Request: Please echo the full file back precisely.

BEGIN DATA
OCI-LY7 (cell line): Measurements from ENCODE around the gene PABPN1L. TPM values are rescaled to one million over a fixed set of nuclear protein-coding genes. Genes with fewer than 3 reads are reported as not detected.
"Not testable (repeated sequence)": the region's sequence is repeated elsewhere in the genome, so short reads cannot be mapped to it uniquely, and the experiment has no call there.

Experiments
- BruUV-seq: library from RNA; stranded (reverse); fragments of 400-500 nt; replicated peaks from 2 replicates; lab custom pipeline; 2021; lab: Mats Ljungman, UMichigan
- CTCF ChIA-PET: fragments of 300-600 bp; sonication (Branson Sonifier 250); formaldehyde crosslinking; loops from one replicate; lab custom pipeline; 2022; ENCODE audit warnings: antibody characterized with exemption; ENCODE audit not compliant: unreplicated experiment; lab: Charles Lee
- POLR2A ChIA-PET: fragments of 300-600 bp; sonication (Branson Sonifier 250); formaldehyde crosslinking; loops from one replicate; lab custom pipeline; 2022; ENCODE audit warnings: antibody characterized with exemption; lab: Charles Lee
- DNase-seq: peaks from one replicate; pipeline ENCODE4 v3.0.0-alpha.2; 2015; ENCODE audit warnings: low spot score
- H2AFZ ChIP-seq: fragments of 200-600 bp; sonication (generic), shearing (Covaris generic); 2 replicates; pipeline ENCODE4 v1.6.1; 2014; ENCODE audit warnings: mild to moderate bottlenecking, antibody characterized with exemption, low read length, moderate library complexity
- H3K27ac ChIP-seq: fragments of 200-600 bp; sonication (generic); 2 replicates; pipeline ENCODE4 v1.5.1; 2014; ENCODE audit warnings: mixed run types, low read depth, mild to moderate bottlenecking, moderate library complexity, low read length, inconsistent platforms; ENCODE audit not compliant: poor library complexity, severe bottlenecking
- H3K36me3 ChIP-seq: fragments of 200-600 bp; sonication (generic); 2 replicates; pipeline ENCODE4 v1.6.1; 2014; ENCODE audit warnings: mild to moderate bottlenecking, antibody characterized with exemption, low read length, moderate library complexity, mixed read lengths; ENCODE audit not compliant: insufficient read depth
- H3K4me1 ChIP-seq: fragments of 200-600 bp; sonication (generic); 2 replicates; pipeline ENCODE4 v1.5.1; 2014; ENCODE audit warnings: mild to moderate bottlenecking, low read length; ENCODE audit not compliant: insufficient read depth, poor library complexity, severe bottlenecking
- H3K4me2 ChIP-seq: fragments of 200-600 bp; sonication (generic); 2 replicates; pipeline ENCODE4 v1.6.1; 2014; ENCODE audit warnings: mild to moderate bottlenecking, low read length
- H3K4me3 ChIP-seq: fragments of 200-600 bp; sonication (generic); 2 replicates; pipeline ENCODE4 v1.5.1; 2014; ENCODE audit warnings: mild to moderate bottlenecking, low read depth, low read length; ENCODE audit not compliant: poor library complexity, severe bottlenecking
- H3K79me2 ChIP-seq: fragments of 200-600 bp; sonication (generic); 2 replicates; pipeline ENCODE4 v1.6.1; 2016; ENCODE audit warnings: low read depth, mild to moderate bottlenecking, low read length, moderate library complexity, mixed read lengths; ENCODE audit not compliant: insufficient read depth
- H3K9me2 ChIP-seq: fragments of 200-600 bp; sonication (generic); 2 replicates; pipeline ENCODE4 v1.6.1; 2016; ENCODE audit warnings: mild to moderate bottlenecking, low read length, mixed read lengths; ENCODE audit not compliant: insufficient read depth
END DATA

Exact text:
OCI-LY7 (cell line): Measurements from ENCODE around the gene PABPN1L. TPM values are rescaled to one million over a fixed set of nuclear protein-coding genes. Genes with fewer than 3 reads are reported as not detected.
"Not testable (repeated sequence)": the region's sequence is repeated elsewhere in the genome, so short reads cannot be mapped to it uniquely, and the experiment has no call there.

Experiments
- BruUV-seq: library from RNA; stranded (reverse); fragments of 400-500 nt; replicated peaks from 2 replicates; lab custom pipeline; 2021; lab: Mats Ljungman, UMichigan
- CTCF ChIA-PET: fragments of 300-600 bp; sonication (Branson Sonifier 250); formaldehyde crosslinking; loops from one replicate; lab custom pipeline; 2022; ENCODE audit warnings: antibody characterized with exemption; ENCODE audit not compliant: unreplicated experiment; lab: Charles Lee
- POLR2A ChIA-PET: fragments of 300-600 bp; sonication (Branson Sonifier 250); formaldehyde crosslinking; loops from one replicate; lab custom pipeline; 2022; ENCODE audit warnings: antibody characterized with exemption; lab: Charles Lee
- DNase-seq: peaks from one replicate; pipeline ENCODE4 v3.0.0-alpha.2; 2015; ENCODE audit warnings: low spot score
- H2AFZ ChIP-seq: fragments of 200-600 bp; sonication (generic), shearing (Covaris generic); 2 replicates; pipeline ENCODE4 v1.6.1; 2014; ENCODE audit warnings: mild to moderate bottlenecking, antibody characterized with exemption, low read length, moderate library complexity
- H3K27ac ChIP-seq: fragments of 200-600 bp; sonication (generic); 2 replicates; pipeline ENCODE4 v1.5.1; 2014; ENCODE audit warnings: mixed run types, low read depth, mild to moderate bottlenecking, moderate library complexity, low read length, inconsistent platforms; ENCODE audit not compliant: poor library complexity, severe bottlenecking
- H3K36me3 ChIP-seq: fragments of 200-600 bp; sonication (generic); 2 replicates; pipeline ENCODE4 v1.6.1; 2014; ENCODE audit warnings: mild to moderate bottlenecking, antibody characterized with exemption, low read length, moderate library complexity, mixed read lengths; ENCODE audit not compliant: insufficient read depth
- H3K4me1 ChIP-seq: fragments of 200-600 bp; sonication (generic); 2 replicates; pipeline ENCODE4 v1.5.1; 2014; ENCODE audit warnings: mild to moderate bottlenecking, low read length; ENCODE audit not compliant: insufficient read depth, poor library complexity, severe bottlenecking
- H3K4me2 ChIP-seq: fragments of 200-600 bp; sonication (generic); 2 replicates; pipeline ENCODE4 v1.6.1; 2014; ENCODE audit warnings: mild to moderate bottlenecking, low read length
- H3K4me3 ChIP-seq: fragments of 200-600 bp; sonication (generic); 2 replicates; pipeline ENCODE4 v1.5.1; 2014; ENCODE audit warnings: mild to moderate bottlenecking, low read depth, low read length; ENCODE audit not compliant: poor library complexity, severe bottlenecking
- H3K79me2 ChIP-seq: fragments of 200-600 bp; sonication (generic); 2 replicates; pipeline ENCODE4 v1.6.1; 2016; ENCODE audit warnings: low read depth, mild to moderate bottlenecking, low read length, moderate library complexity, mixed read lengths; ENCODE audit not compliant: insufficient read depth
- H3K9me2 ChIP-seq: fragments of 200-600 bp; sonication (generic); 2 replicates; pipeline ENCODE4 v1.6.1; 2016; ENCODE audit warnings: mild to moderate bottlenecking, low read length, mixed read lengths; ENCODE audit not compliant: insufficient read depth